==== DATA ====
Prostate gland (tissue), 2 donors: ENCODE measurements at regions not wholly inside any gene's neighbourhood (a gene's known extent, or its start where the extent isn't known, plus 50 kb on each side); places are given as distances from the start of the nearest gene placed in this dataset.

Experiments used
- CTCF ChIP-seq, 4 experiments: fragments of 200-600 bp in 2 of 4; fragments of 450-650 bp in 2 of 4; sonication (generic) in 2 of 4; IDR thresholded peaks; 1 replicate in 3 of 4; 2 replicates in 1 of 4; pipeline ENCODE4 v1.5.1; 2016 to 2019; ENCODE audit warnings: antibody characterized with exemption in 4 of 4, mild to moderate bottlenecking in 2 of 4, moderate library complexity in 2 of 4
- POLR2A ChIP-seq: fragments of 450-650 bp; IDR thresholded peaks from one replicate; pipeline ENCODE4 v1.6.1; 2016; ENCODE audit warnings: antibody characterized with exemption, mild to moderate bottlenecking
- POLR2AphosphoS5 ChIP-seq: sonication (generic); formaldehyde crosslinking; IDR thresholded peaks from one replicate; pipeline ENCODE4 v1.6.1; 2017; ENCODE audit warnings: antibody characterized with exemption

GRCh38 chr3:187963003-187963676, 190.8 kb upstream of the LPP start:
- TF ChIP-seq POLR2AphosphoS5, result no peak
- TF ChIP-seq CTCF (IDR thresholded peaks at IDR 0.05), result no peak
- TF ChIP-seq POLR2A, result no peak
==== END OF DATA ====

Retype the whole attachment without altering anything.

Prostate gland (tissue), 2 donors: ENCODE measurements at regions not wholly inside any gene's neighbourhood (a gene's known extent, or its start where the extent isn't known, plus 50 kb on each side); places are given as distances from the start of the nearest gene placed in this dataset.

Experiments used
- CTCF ChIP-seq, 4 experiments: fragments of 200-600 bp in 2 of 4; fragments of 450-650 bp in 2 of 4; sonication (generic) in 2 of 4; IDR thresholded peaks; 1 replicate in 3 of 4; 2 replicates in 1 of 4; pipeline ENCODE4 v1.5.1; 2016 to 2019; ENCODE audit warnings: antibody characterized with exemption in 4 of 4, mild to moderate bottlenecking in 2 of 4, moderate library complexity in 2 of 4
- POLR2A ChIP-seq: fragments of 450-650 bp; IDR thresholded peaks from one replicate; pipeline ENCODE4 v1.6.1; 2016; ENCODE audit warnings: antibody characterized with exemption, mild to moderate bottlenecking
- POLR2AphosphoS5 ChIP-seq: sonication (generic); formaldehyde crosslinking; IDR thresholded peaks from one replicate; pipeline ENCODE4 v1.6.1; 2017; ENCODE audit warnings: antibody characterized with exemption

GRCh38 chr3:187963003-187963676, 190.8 kb upstream of the LPP start:
- TF ChIP-seq POLR2AphosphoS5, result no peak
- TF ChIP-seq CTCF (IDR thresholded peaks at IDR 0.05), result no peak
- TF ChIP-seq POLR2A, result no peak